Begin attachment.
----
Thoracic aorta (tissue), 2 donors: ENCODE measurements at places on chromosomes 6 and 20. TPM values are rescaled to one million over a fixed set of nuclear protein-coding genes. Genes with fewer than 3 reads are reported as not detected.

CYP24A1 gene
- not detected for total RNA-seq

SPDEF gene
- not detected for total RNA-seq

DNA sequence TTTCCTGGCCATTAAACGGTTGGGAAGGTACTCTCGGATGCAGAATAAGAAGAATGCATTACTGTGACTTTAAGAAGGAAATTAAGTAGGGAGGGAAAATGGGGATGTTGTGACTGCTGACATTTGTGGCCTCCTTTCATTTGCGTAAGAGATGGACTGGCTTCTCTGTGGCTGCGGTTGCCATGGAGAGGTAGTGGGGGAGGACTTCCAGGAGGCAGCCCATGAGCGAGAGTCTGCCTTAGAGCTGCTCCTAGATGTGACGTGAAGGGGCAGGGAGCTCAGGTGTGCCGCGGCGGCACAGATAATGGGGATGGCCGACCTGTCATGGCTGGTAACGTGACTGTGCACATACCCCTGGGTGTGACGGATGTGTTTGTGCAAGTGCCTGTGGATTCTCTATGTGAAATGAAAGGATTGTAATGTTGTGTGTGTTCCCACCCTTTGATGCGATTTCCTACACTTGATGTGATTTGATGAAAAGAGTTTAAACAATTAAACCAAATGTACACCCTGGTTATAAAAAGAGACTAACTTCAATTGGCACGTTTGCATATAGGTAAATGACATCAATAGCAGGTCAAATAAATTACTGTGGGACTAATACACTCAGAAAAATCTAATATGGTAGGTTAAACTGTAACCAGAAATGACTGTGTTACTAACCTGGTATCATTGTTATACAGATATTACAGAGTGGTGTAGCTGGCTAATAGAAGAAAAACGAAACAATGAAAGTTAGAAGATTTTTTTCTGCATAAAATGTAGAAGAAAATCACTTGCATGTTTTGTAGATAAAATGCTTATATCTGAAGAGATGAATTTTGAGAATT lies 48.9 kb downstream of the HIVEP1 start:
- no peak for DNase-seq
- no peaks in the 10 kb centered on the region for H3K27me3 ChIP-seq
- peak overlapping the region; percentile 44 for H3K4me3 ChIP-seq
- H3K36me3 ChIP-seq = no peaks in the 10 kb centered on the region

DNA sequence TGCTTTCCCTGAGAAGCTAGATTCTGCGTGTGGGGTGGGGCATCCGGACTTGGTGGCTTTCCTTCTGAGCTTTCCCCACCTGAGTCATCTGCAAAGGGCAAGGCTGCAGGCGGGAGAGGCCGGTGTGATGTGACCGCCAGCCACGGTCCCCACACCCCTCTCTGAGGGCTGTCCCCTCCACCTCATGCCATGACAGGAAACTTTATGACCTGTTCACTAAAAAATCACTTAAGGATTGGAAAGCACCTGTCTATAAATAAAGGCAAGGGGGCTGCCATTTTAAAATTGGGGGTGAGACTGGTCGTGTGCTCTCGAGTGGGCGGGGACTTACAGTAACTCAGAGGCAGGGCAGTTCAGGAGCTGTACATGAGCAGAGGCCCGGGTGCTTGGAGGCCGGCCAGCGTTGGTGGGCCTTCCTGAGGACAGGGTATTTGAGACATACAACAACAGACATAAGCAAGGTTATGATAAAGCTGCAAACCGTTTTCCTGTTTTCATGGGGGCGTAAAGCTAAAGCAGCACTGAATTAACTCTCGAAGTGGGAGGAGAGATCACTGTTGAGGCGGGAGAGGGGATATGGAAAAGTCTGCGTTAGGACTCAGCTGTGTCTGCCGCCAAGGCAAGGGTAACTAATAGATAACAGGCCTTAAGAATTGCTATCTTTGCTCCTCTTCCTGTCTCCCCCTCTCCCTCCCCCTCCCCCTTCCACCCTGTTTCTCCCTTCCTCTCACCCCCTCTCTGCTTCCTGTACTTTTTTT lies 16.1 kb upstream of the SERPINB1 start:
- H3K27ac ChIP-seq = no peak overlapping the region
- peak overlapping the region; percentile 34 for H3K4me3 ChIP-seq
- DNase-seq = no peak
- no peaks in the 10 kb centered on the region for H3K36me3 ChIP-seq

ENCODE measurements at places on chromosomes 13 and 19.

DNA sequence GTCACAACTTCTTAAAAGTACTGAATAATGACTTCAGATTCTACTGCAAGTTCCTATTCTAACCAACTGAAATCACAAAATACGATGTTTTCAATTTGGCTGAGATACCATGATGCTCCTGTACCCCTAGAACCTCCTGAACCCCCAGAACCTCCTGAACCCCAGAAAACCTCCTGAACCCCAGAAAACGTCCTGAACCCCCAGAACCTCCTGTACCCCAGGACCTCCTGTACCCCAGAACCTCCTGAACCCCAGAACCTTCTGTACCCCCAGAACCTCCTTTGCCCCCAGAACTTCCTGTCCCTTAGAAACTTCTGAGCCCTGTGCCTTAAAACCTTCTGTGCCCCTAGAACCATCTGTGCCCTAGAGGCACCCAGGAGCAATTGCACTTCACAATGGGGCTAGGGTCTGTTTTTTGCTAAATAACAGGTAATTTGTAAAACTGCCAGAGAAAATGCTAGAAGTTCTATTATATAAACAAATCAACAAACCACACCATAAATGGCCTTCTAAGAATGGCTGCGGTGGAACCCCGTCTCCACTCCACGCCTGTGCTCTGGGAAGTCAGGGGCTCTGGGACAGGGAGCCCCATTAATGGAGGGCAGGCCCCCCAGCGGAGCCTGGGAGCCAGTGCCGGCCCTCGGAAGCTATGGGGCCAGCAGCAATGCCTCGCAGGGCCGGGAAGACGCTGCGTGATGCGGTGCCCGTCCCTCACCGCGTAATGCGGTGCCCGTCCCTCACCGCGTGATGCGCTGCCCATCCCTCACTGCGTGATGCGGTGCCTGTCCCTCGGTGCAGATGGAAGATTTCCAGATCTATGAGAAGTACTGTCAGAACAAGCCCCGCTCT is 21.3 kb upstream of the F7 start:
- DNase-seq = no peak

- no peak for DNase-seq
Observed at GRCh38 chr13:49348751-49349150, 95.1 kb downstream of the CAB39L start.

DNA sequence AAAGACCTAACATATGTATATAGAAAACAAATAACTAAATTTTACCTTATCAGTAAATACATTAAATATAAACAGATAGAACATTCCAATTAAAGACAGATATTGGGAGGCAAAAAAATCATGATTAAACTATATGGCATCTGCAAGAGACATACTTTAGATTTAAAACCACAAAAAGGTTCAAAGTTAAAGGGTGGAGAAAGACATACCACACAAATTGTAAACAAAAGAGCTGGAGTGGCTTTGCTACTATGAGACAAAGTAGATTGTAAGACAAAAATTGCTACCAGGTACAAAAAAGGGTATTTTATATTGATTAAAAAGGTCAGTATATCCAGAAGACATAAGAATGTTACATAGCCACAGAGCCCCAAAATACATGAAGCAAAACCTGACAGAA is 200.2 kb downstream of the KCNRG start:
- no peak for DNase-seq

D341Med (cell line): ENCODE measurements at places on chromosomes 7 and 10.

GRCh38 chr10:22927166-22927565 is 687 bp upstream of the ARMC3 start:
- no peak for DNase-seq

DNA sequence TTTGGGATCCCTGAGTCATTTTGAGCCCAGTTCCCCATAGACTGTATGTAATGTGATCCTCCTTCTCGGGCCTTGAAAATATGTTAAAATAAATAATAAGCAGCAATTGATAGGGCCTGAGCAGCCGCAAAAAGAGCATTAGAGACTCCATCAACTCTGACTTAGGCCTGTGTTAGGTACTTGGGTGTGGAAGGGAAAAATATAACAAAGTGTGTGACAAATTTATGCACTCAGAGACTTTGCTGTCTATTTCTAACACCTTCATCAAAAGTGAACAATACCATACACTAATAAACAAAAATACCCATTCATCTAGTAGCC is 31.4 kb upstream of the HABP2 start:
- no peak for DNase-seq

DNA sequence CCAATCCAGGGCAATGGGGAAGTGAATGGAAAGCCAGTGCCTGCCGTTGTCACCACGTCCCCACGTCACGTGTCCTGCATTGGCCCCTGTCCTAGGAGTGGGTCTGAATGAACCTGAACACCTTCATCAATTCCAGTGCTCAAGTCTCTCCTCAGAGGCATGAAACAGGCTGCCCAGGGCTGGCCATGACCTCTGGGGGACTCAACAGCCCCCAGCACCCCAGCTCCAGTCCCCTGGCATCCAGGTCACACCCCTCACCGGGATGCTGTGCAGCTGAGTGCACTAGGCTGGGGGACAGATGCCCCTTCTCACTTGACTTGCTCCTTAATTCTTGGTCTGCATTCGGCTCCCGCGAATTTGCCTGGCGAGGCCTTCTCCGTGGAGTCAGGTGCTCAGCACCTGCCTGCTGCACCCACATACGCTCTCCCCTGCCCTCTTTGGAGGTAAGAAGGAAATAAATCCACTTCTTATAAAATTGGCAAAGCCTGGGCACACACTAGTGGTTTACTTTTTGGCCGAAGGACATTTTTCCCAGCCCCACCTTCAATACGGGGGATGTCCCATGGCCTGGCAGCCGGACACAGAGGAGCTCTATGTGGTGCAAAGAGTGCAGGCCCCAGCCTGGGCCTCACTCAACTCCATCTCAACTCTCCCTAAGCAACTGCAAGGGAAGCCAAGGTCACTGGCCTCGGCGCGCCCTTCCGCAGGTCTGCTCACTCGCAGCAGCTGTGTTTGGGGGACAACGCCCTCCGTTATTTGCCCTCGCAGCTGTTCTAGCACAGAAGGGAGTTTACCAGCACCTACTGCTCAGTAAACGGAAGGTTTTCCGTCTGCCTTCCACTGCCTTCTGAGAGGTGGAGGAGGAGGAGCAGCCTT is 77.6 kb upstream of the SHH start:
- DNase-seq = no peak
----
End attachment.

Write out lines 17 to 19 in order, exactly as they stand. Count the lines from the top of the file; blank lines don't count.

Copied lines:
DNA sequence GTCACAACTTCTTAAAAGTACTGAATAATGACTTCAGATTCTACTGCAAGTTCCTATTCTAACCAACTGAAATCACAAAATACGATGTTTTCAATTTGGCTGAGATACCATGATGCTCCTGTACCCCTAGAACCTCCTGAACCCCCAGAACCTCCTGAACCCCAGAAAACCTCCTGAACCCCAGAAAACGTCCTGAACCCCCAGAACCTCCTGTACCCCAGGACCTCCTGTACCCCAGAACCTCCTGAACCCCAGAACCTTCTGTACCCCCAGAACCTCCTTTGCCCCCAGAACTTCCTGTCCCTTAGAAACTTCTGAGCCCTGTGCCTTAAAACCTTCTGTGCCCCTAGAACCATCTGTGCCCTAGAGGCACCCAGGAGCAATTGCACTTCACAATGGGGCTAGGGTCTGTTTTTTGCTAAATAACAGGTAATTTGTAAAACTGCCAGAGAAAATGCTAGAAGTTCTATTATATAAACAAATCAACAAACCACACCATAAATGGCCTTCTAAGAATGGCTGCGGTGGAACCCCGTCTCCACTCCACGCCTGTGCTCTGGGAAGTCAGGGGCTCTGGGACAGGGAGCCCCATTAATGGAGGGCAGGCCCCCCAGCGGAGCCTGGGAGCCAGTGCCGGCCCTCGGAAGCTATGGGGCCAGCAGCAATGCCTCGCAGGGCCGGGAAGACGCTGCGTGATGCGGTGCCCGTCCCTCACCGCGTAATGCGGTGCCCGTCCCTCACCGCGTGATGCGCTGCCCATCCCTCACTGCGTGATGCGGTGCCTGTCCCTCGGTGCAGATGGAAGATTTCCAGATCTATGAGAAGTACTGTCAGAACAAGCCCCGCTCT is 21.3 kb upstream of the F7 start:
- DNase-seq = no peak

- no peak for DNase-seq